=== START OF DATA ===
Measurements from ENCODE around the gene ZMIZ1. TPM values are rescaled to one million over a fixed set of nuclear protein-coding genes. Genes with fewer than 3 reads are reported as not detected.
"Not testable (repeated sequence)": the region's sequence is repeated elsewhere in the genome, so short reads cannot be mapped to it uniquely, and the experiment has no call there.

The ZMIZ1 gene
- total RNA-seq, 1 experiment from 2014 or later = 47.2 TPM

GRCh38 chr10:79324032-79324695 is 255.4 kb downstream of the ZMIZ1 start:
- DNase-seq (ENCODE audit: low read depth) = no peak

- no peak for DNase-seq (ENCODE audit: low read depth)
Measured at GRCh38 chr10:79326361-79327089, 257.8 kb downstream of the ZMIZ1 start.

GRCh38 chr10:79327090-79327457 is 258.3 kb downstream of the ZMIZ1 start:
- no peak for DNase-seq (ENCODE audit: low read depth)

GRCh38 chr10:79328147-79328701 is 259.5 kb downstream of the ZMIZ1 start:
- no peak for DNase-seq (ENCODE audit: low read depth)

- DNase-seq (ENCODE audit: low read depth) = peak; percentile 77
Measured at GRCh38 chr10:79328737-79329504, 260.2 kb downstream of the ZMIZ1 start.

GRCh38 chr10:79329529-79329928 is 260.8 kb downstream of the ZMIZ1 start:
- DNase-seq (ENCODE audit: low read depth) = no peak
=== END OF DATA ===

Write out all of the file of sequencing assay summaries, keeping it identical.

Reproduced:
Measurements from ENCODE around the gene ZMIZ1. TPM values are rescaled to one million over a fixed set of nuclear protein-coding genes. Genes with fewer than 3 reads are reported as not detected.
"Not testable (repeated sequence)": the region's sequence is repeated elsewhere in the genome, so short reads cannot be mapped to it uniquely, and the experiment has no call there.

The ZMIZ1 gene
- total RNA-seq, 1 experiment from 2014 or later = 47.2 TPM

GRCh38 chr10:79324032-79324695 is 255.4 kb downstream of the ZMIZ1 start:
- DNase-seq (ENCODE audit: low read depth) = no peak

- no peak for DNase-seq (ENCODE audit: low read depth)
Measured at GRCh38 chr10:79326361-79327089, 257.8 kb downstream of the ZMIZ1 start.

GRCh38 chr10:79327090-79327457 is 258.3 kb downstream of the ZMIZ1 start:
- no peak for DNase-seq (ENCODE audit: low read depth)

GRCh38 chr10:79328147-79328701 is 259.5 kb downstream of the ZMIZ1 start:
- no peak for DNase-seq (ENCODE audit: low read depth)

- DNase-seq (ENCODE audit: low read depth) = peak; percentile 77
Measured at GRCh38 chr10:79328737-79329504, 260.2 kb downstream of the ZMIZ1 start.

GRCh38 chr10:79329529-79329928 is 260.8 kb downstream of the ZMIZ1 start:
- DNase-seq (ENCODE audit: low read depth) = no peak